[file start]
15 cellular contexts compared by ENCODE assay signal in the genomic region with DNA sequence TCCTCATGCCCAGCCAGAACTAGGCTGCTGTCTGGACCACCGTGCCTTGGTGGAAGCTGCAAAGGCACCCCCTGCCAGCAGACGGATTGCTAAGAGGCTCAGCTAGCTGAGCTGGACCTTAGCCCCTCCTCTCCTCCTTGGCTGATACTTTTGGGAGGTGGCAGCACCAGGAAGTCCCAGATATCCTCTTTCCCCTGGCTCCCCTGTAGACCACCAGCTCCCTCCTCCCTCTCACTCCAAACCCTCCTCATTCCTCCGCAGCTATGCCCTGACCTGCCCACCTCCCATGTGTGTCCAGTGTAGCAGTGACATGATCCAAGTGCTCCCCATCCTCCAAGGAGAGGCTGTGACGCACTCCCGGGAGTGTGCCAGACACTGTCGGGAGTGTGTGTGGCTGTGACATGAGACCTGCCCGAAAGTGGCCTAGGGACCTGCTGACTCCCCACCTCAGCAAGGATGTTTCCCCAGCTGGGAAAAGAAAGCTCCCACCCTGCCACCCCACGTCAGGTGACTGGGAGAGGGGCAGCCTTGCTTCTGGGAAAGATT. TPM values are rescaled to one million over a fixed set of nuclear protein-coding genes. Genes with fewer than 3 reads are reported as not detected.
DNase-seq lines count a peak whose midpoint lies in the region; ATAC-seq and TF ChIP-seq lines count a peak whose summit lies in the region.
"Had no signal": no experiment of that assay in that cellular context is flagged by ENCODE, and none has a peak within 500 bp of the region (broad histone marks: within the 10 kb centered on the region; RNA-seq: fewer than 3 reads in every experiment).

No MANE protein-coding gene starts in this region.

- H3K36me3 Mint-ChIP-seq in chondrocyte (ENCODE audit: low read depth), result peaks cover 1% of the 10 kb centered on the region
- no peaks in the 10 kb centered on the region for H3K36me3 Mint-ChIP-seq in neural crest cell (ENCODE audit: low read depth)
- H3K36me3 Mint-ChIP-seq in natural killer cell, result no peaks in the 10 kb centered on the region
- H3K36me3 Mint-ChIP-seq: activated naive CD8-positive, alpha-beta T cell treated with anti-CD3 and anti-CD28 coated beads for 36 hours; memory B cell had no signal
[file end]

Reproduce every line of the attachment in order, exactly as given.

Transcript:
15 cellular contexts compared by ENCODE assay signal in the genomic region with DNA sequence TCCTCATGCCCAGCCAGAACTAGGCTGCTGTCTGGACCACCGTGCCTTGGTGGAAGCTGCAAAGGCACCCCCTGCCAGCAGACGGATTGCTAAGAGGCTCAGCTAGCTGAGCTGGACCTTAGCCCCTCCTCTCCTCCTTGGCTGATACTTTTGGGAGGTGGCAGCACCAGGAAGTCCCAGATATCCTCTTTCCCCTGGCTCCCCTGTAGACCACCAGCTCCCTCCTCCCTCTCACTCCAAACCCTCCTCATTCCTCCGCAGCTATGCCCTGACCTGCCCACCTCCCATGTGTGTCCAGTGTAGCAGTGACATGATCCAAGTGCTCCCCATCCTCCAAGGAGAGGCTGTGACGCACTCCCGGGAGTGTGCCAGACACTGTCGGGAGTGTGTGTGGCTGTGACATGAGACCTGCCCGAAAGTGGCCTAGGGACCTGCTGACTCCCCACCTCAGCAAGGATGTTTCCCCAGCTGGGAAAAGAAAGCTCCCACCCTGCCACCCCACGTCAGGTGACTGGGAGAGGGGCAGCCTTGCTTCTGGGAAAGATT. TPM values are rescaled to one million over a fixed set of nuclear protein-coding genes. Genes with fewer than 3 reads are reported as not detected.
DNase-seq lines count a peak whose midpoint lies in the region; ATAC-seq and TF ChIP-seq lines count a peak whose summit lies in the region.
"Had no signal": no experiment of that assay in that cellular context is flagged by ENCODE, and none has a peak within 500 bp of the region (broad histone marks: within the 10 kb centered on the region; RNA-seq: fewer than 3 reads in every experiment).

No MANE protein-coding gene starts in this region.

- H3K36me3 Mint-ChIP-seq in chondrocyte (ENCODE audit: low read depth), result peaks cover 1% of the 10 kb centered on the region
- no peaks in the 10 kb centered on the region for H3K36me3 Mint-ChIP-seq in neural crest cell (ENCODE audit: low read depth)
- H3K36me3 Mint-ChIP-seq in natural killer cell, result no peaks in the 10 kb centered on the region
- H3K36me3 Mint-ChIP-seq: activated naive CD8-positive, alpha-beta T cell treated with anti-CD3 and anti-CD28 coated beads for 36 hours; memory B cell had no signal